A fisherman casts his line into the Sacramento River south of Sacramento, Calif. David McNew/Getty Images
The drought in California is over, thanks to a flood of atmospheric rivers. These narrow bands of water vapor move with the swirling currents of the weather, and when they make landfall it usually rains or snows. According to the Center for Western Weather and Water Extremes at Scripps Institution of Oceanography, there were 45 separate atmospheric rivers making landfall on the West coast in 202 days (from October 1, 2016 to March 31, 2017). The current water year, which lasts from October 1, 2016 to September 30, 2017, is the wettest on record.
But one rainy season won’t wash away a raft of rules. The State Water Resources Control Board still prohibits people from watering their lawns for 48 hours after it rains. Municipal water districts have to report to the state water board how much water they’re using. The Sustainable Groundwater Management Act of 2014 will require areas with severely overdrawn groundwater to make the supply up by 2020—so some farmland will undoubtably go out of production. And people have gotten used to lawn-free lives.
So what? This kind of winter—while good for smashing water records—is not great for California’s long-term, for two reasons. First, because all the rain California gets in the cooler months (generally November through April) has to last all year, having an abundant snowpack means melting and runoff to get through the warmer months. Secondly, California’s current water storage infrastructure is underfunded, under-maintained, and incapable of storing more water. Atmospheric rivers dump a lot of water as rain—meaning that snowpacks melt earlier, more water runs off that could have been stored, and the state’s not holding water it may need when dry years come again.
Who cares? Californians do. And it’s not just the folks who are hoping people will stop narcing on them for watering their lawns.
Two big constituencies have been battling over water policy for decades—farmers and fishermen—and the drought has armed them with new resolve.
For fishermen, 2017’s salmon season is going to be a disaster. Warm water has been killing off chinook eggs for years—and that’s not even the worst of the salmons’ problems. Salmon rely on being able to swim up rivers to spawn, and the young smolts rely on being able to swim down rivers to get to the sea. Rivers have dried up in California, and while the state tried trucking 12 million teen salmon to the Pacific Ocean, it hasn’t been enough to provide an abundance of mature fish. The commercial fishing implications are devastating, and so are the cultural ones. For native American tribes in the northwest, there is almost no fishing on the river, something Yurok, Hoopa Valley and Karuk tribes call “the very core of who we are and the core of what we do.”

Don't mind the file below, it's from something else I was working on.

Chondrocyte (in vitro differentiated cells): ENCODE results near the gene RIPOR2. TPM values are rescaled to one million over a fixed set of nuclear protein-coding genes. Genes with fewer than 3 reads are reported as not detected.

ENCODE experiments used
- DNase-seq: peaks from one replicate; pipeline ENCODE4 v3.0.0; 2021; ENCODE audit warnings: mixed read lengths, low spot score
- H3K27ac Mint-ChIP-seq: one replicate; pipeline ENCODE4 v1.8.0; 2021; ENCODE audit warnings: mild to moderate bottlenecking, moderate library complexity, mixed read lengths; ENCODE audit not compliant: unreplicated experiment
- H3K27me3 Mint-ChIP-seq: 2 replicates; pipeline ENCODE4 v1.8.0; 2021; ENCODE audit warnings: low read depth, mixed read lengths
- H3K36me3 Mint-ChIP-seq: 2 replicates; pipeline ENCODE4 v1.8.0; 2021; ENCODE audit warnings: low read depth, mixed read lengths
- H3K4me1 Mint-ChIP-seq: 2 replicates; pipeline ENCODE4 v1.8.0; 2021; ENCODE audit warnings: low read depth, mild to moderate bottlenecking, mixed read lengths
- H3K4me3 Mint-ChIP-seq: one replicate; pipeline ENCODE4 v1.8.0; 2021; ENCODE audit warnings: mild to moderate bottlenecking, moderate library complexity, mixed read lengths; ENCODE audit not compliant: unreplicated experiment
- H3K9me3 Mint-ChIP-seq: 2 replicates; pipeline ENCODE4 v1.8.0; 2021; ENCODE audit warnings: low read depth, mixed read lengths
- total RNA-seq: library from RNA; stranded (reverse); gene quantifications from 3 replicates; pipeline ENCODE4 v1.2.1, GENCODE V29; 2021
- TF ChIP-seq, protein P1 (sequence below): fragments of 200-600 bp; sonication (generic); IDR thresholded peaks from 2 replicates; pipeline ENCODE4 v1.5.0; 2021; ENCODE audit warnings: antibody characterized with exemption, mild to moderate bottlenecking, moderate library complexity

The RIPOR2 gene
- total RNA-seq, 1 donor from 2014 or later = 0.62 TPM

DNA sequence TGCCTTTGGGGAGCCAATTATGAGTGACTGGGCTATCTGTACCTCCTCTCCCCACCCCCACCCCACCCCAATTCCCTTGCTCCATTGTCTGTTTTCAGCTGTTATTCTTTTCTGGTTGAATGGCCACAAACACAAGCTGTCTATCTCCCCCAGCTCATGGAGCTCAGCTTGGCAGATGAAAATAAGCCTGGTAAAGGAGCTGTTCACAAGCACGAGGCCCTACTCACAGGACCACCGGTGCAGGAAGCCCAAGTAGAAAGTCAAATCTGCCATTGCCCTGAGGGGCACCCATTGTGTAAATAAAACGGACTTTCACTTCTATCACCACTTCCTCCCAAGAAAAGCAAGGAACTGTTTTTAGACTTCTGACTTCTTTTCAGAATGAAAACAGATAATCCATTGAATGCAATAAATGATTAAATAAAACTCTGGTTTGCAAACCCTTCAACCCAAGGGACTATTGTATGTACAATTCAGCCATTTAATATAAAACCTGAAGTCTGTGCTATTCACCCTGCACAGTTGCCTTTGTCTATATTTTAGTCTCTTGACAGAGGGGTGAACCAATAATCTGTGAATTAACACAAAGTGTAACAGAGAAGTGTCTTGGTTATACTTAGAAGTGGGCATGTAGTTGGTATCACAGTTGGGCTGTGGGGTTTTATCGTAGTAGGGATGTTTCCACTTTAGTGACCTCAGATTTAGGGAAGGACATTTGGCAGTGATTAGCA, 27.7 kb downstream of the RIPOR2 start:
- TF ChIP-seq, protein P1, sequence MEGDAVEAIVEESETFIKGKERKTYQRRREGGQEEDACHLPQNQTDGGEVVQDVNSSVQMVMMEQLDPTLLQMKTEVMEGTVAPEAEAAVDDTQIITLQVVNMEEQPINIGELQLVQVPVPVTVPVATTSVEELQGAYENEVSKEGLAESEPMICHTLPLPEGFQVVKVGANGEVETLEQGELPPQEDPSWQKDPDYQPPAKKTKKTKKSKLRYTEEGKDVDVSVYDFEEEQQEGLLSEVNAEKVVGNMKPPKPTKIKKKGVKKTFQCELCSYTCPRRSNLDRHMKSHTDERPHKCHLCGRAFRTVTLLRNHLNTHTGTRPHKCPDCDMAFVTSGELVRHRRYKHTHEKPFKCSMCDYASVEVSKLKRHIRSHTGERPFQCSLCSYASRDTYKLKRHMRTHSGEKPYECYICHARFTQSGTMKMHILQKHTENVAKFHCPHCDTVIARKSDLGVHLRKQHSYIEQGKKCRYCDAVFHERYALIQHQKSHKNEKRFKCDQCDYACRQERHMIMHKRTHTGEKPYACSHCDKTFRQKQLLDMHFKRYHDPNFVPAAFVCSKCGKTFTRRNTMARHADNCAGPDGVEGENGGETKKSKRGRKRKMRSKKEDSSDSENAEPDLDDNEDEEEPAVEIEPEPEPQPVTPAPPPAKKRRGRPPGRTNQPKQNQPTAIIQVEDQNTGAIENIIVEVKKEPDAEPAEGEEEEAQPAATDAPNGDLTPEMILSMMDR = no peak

The tribal fishermen in California’s northwest are fighting to remove four hydroelectric dams on the Klamath river, which would improve salmon migration. It would also reduce a source of irrigation for some farmers. The original deal to remove the dams—hailed as a “landmark collaboration” between environmentalists, ranchers, tribes, fishermen and farmers—required congressional approval. Congress preferred to let the deal expire. However, federal officials, state officials in California and Oregon, and dam owner PacifiCorp announced plans to move forward without congressional consent.
Farmers have their own concerns: Their water use invited intense scrutiny from the media (remember the great almond-growing debates of 2015?), angry community members, and California policymakers, so even as they lost billions of dollars due to drought-fallowed lands and groundwater pumping expenses, people eyed the statistic that agriculture takes up 80 percent of California’s “developed” water (i.e. water not dedicated to environmental purposes) and muttered about whether or not that was fair.
There’s also some intra-ag tussling. Thanks to a rider on the Water Resources Development Act of 2016, the Bay Delta’s waters could be pumped out to the legally allowable maximum level—a move that’s great for industrial agriculture in California’s south and disastrous for smaller farms in the Delta region around Sacramento. (This rider also affects commercial fishermen, as the proposed Bay Delta pumping could decimate fish populations, thus ending the $1.4 billion commercial salmon industry and thousands of other fishing jobs in California. So, the fisherman have it coming from all sides.)
Infrastructure nerds are going to be concerned because it’s not like everyone looked at the Oroville Dam crisis of February 2017 then ran a social media campaign to raise the $60 billion needed to repair America’s aging dams and other infrastructure. On the plus side, California voters approved $7.5 billion to fund new reservoirs and stormwater capture efforts. So, there’s only $62.5 billion to go. America!
Finally, anyone who lived through the drought, which was exacerbated by shifts in historic climate patterns, should be worried about next winter. Oceans aren’t the only planetary water sources heating up—atmospheric rivers are, too. That means more rain, less snowpack—and a looming question of how to store enough water in anticipation of the dry spells.
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